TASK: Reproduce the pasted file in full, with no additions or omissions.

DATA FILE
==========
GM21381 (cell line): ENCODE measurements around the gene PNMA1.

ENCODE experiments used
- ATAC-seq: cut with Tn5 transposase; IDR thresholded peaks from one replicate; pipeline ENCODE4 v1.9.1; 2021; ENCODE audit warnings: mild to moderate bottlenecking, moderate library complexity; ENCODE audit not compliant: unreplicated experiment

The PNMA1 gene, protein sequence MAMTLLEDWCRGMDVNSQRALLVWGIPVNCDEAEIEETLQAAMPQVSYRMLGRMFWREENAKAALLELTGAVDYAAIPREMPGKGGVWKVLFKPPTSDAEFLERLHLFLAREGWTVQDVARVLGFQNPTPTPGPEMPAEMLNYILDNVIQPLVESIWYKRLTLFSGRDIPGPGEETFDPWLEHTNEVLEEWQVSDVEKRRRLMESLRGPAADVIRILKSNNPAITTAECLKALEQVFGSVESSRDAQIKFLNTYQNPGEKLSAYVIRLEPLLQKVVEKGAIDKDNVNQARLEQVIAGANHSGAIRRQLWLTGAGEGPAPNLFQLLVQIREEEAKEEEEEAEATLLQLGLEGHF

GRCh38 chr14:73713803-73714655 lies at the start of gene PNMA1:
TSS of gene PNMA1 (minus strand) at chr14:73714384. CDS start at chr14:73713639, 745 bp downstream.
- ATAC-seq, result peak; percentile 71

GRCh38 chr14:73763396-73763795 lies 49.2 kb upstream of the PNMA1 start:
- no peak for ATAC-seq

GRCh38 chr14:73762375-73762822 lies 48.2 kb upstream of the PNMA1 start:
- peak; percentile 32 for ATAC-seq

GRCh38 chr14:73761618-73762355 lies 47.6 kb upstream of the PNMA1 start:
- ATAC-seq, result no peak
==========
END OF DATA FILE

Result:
GM21381 (cell line): ENCODE measurements around the gene PNMA1.

ENCODE experiments used
- ATAC-seq: cut with Tn5 transposase; IDR thresholded peaks from one replicate; pipeline ENCODE4 v1.9.1; 2021; ENCODE audit warnings: mild to moderate bottlenecking, moderate library complexity; ENCODE audit not compliant: unreplicated experiment

The PNMA1 gene, protein sequence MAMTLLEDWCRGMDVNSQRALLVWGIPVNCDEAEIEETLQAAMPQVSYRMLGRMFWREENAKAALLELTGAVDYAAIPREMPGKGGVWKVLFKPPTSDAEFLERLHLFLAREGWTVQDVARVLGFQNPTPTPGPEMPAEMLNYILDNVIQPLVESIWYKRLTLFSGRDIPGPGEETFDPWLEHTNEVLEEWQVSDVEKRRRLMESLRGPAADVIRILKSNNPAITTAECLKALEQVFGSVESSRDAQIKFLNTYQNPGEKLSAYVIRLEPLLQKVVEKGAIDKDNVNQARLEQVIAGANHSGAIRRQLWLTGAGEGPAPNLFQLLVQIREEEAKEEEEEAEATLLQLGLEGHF

GRCh38 chr14:73713803-73714655 lies at the start of gene PNMA1:
TSS of gene PNMA1 (minus strand) at chr14:73714384. CDS start at chr14:73713639, 745 bp downstream.
- ATAC-seq, result peak; percentile 71

GRCh38 chr14:73763396-73763795 lies 49.2 kb upstream of the PNMA1 start:
- no peak for ATAC-seq

GRCh38 chr14:73762375-73762822 lies 48.2 kb upstream of the PNMA1 start:
- peak; percentile 32 for ATAC-seq

GRCh38 chr14:73761618-73762355 lies 47.6 kb upstream of the PNMA1 start:
- ATAC-seq, result no peak